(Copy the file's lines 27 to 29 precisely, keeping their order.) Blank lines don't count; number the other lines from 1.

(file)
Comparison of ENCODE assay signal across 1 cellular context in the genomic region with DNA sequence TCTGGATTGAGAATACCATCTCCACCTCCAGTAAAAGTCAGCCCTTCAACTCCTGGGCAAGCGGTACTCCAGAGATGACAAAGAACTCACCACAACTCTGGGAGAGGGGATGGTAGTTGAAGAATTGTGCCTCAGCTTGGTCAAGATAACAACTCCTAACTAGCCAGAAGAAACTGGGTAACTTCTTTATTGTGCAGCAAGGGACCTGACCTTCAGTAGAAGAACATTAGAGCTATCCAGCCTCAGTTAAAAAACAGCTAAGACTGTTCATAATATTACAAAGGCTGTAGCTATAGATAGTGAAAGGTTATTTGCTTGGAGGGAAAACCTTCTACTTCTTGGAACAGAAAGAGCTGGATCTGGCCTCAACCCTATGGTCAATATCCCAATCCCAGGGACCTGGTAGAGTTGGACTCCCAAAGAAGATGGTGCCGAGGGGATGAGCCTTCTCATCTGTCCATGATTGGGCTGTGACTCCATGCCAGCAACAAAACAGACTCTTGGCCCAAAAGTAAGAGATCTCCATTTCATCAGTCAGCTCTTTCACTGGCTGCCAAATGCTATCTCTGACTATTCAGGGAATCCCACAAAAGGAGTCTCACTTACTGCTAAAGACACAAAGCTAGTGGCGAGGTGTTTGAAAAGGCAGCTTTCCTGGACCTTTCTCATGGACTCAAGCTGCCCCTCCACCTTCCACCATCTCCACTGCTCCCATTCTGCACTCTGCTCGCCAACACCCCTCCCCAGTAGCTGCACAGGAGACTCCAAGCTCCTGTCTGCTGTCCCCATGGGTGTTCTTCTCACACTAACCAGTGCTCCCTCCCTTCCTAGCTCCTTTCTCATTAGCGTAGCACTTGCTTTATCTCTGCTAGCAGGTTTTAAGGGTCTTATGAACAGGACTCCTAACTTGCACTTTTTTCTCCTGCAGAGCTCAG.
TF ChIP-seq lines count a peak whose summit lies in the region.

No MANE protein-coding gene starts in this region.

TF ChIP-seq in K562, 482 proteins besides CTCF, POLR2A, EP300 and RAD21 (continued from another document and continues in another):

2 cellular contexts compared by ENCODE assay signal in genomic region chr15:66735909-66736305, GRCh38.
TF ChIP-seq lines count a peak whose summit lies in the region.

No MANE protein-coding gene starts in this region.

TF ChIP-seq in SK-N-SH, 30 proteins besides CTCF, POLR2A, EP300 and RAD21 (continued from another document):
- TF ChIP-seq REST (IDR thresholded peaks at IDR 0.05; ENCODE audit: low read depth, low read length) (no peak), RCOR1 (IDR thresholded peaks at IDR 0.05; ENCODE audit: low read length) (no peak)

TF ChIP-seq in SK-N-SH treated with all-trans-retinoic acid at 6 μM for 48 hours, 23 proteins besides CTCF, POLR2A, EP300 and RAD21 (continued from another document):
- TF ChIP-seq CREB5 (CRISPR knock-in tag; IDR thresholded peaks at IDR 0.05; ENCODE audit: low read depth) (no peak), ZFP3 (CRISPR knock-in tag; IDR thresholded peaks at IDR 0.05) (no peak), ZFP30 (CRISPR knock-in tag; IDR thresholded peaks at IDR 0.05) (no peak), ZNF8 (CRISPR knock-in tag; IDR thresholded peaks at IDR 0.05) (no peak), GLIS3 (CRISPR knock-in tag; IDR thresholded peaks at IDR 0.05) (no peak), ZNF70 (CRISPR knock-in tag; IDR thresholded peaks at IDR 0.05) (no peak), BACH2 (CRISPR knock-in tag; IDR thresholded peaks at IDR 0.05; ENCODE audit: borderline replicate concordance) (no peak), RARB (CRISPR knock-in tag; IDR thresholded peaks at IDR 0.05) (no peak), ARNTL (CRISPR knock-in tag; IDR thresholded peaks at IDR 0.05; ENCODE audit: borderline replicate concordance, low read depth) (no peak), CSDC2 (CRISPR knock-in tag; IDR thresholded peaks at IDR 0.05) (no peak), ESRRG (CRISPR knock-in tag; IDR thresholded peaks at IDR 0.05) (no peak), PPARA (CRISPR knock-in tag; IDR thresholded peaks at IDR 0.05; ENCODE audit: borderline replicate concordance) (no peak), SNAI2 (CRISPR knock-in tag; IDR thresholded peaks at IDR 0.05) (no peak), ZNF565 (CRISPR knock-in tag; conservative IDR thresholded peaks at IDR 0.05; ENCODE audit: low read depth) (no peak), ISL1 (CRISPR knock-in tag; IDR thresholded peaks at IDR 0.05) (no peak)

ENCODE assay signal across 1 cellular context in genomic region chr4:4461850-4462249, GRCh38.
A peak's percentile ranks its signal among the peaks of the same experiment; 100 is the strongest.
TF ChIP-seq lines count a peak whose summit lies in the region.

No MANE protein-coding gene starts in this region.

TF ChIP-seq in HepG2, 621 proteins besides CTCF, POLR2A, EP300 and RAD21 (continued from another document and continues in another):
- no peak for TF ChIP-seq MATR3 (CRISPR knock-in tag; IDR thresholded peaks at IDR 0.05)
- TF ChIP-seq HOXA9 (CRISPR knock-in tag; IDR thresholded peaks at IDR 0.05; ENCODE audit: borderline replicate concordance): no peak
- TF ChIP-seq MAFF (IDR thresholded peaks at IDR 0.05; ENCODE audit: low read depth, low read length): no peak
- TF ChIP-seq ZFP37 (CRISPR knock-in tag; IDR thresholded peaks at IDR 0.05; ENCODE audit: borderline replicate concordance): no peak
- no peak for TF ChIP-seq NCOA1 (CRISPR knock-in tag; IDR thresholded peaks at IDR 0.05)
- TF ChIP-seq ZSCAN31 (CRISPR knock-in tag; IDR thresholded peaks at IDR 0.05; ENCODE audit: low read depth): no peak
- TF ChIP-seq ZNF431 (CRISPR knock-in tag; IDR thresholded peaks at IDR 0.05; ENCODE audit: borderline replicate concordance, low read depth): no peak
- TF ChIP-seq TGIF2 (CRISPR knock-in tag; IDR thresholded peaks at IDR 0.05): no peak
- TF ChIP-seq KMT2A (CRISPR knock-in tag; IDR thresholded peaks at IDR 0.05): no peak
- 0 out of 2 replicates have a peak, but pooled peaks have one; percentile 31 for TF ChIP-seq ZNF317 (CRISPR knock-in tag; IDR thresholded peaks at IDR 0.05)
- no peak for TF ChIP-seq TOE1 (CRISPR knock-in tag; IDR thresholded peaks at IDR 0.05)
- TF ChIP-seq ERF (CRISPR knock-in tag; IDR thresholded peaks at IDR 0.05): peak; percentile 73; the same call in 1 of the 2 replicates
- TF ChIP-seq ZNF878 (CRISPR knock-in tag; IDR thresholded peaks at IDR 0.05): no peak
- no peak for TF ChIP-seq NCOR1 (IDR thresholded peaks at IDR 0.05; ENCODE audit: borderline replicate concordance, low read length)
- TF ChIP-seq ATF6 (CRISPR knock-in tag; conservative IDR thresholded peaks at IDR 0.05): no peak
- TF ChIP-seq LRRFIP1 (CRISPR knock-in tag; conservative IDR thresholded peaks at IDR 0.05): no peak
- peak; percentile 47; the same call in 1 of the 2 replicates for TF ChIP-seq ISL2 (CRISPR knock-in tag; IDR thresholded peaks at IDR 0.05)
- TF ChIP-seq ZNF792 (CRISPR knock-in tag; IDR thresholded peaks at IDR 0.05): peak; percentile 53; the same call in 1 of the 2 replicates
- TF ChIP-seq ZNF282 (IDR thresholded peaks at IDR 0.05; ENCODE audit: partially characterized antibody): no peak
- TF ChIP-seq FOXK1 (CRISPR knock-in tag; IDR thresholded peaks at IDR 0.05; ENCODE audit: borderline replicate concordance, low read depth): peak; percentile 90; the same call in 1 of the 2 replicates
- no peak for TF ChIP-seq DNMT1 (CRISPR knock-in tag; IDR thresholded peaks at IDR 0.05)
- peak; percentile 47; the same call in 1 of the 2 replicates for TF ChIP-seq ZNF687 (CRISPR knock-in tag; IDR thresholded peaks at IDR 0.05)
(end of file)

- no peak for TF ChIP-seq TOE1 (CRISPR knock-in tag; IDR thresholded peaks at IDR 0.05)
- TF ChIP-seq ERF (CRISPR knock-in tag; IDR thresholded peaks at IDR 0.05): peak; percentile 73; the same call in 1 of the 2 replicates
- TF ChIP-seq ZNF878 (CRISPR knock-in tag; IDR thresholded peaks at IDR 0.05): no peak